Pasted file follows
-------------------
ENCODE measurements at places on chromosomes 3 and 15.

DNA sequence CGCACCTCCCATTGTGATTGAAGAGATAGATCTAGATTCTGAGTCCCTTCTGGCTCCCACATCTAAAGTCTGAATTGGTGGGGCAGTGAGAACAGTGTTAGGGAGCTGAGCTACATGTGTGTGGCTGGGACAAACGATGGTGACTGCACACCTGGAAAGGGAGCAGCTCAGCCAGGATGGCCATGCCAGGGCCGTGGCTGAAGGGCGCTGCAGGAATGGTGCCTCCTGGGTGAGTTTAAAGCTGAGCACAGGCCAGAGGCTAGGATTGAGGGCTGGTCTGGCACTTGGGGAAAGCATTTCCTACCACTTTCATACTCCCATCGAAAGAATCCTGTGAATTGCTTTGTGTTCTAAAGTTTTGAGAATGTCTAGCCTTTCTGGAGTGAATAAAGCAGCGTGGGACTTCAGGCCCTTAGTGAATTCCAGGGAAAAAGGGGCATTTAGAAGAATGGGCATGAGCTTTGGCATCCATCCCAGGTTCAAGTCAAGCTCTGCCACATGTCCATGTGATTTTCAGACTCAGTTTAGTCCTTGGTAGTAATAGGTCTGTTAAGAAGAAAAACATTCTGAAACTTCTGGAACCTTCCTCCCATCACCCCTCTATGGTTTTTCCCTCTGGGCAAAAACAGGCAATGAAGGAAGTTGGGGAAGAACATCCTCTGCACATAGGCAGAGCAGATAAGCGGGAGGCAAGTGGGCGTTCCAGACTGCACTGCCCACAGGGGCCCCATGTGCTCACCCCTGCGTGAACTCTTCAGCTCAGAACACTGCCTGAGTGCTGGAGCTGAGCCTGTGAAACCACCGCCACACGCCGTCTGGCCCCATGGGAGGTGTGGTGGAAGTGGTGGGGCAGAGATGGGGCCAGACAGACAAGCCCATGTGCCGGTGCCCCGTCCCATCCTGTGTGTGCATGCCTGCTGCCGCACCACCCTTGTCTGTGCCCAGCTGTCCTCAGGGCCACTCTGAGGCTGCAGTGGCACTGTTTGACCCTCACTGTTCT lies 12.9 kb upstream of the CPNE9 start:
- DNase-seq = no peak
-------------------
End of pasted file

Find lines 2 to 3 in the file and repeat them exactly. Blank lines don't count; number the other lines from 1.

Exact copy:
DNA sequence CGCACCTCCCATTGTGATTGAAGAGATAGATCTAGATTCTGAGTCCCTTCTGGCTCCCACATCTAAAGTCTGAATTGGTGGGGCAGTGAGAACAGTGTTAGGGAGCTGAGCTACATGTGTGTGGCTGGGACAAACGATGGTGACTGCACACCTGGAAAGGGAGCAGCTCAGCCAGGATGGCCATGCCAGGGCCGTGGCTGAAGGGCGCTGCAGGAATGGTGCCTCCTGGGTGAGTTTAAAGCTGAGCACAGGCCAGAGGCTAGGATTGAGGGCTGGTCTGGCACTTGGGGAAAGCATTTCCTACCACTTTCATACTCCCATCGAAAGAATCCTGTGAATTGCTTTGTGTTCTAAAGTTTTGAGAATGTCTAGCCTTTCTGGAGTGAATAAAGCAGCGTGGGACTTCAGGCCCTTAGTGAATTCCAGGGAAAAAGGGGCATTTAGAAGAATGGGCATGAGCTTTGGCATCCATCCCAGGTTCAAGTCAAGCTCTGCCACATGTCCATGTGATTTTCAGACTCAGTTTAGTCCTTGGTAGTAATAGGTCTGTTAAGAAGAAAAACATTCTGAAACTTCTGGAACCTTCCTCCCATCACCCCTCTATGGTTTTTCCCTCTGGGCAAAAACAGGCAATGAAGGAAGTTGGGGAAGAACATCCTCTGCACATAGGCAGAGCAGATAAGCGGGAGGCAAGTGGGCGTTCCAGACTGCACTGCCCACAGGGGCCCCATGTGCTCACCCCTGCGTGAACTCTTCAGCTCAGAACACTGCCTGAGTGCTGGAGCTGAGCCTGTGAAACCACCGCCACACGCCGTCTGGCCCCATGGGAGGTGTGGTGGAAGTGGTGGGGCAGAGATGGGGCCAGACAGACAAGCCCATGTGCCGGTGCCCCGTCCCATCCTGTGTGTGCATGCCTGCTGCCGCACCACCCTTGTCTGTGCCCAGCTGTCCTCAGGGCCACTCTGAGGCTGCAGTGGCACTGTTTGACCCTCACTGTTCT lies 12.9 kb upstream of the CPNE9 start:
- DNase-seq = no peak